Meg Holbrook Community Champion Nov 07, 2018

Hey Iain, 

I've looped in @Bridget Sauer from the Atlassian team to discuss. 

Solution design is great and should be encouraged, but when the posts are sales-like in nature, it's a pitch. 

So I created a page where people could submit their feature request to get a one off, low cost estimate to have me write and install the Trellinator API code that would create the behaviour they were looking for.

I agree that you have posts that are beneficial to the community and are organic so I would encourage more posts like that without the express intent that people are going to click through to your external site and implement your tools. 

Best of luck to you with finding the right balance to adhere to community guidelines and contribute your valuable feedback. 

Like 1 person likes this

@Meg Holbrook thanks for tagging in @Bridget Sauer. I've also sent her an email with some of the same questions.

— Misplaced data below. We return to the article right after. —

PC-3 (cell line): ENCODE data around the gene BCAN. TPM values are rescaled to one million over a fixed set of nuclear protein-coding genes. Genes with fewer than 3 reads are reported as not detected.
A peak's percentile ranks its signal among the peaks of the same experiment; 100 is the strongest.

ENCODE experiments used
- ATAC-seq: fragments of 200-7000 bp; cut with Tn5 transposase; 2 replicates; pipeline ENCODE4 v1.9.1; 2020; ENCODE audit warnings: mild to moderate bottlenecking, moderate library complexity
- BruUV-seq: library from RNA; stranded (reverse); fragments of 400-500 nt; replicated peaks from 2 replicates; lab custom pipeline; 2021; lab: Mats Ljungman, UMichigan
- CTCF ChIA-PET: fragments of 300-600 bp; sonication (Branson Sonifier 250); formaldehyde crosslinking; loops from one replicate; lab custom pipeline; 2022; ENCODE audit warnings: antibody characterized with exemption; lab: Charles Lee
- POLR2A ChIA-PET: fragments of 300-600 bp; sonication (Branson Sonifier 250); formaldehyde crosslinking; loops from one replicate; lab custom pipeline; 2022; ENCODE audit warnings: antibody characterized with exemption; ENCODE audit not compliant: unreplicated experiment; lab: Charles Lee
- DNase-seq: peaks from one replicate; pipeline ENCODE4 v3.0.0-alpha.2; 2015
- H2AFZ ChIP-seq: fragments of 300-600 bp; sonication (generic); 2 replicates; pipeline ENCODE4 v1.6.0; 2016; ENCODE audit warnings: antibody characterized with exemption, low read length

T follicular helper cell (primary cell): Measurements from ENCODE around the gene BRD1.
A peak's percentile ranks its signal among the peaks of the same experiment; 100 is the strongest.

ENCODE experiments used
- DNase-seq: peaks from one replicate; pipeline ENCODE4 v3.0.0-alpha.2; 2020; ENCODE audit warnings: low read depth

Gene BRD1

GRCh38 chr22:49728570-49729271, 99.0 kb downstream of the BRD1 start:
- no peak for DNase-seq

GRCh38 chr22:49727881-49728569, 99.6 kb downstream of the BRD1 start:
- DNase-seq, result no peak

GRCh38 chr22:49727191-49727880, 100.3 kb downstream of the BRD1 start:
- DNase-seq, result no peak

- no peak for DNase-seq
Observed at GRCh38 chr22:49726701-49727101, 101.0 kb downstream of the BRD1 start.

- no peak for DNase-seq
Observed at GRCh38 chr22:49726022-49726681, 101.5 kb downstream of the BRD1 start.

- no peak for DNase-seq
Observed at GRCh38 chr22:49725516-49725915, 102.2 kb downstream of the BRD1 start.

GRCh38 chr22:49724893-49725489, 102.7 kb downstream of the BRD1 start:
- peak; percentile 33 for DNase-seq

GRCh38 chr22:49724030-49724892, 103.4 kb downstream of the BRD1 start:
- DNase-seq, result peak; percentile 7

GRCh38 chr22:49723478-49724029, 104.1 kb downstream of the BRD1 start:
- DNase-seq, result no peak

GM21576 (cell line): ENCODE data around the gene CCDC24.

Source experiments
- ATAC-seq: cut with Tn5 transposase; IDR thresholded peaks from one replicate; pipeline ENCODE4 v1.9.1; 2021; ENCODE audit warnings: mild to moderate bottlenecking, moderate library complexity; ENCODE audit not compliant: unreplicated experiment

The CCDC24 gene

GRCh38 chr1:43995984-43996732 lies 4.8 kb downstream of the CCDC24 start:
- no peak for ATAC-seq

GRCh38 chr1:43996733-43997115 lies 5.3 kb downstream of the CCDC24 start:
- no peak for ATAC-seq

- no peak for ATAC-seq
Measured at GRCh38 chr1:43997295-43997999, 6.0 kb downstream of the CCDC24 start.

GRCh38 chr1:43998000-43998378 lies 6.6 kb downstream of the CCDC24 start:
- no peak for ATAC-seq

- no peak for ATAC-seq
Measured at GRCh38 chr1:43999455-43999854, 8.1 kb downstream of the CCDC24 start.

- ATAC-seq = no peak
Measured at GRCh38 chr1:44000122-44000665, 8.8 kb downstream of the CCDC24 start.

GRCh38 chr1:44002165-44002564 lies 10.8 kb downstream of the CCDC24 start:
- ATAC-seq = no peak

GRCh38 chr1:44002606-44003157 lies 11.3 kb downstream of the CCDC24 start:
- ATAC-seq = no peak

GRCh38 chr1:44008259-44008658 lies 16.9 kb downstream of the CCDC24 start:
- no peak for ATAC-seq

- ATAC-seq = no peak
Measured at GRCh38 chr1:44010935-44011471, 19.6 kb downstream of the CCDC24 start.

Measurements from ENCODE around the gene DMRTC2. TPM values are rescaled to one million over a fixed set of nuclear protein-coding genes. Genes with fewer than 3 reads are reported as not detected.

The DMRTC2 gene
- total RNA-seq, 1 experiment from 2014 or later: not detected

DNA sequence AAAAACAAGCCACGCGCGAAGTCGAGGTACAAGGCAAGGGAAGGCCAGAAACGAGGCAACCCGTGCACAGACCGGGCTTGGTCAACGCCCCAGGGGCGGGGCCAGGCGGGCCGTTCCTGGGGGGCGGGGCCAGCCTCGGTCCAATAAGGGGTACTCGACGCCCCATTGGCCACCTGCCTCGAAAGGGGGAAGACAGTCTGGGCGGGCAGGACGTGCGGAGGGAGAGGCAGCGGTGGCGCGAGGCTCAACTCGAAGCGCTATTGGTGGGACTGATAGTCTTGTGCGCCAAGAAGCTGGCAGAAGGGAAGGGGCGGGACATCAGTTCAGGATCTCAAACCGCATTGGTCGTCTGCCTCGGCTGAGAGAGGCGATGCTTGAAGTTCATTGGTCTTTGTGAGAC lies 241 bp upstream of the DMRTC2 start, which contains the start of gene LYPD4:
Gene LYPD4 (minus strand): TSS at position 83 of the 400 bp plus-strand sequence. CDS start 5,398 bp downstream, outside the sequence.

The post you're referring to is this one:

Which has been marked as Spam (probably why you couldn't locate it and found the above post instead which is not a pitch but an introduction to an open source framework I've created for automating Trello with Google Apps Script).

I understand entirely the guidelines guarding against people coming in here to simply peddle wares, but let me illustrate the challenge with providing an API solution.

Here is an example of some code I wrote, tested and shared for free in response to a community post the other day requesting a sort of "table of contents" list for each board:

Those functions, installed using Trellinator, would achieve precisely what the OP wanted to in the answer where I posted it.

The reason I can do that for free in response to a community post is because Trellinator is so powerful.

In order to provide the same functionality in "raw" API calls would take 100 times (maybe 1000 times!) the amount of code and LOTS of trial and error and the recipient of the advice would have a real task ahead of them in setting up the hosting capability to register the webhooks required to make it work.

It would be unfeasible to solve that problem in response to an adhoc community question.

Even creating the same system with Butler Bot would be pushing its capabilities, let alone with the Butler Power Up which isn't as powerful as Butler Bot.

With Trellinator, I can write that solution in 10 minutes!

I can then provide people with instructions to install Trellinator in their Google account and set up the code to execute.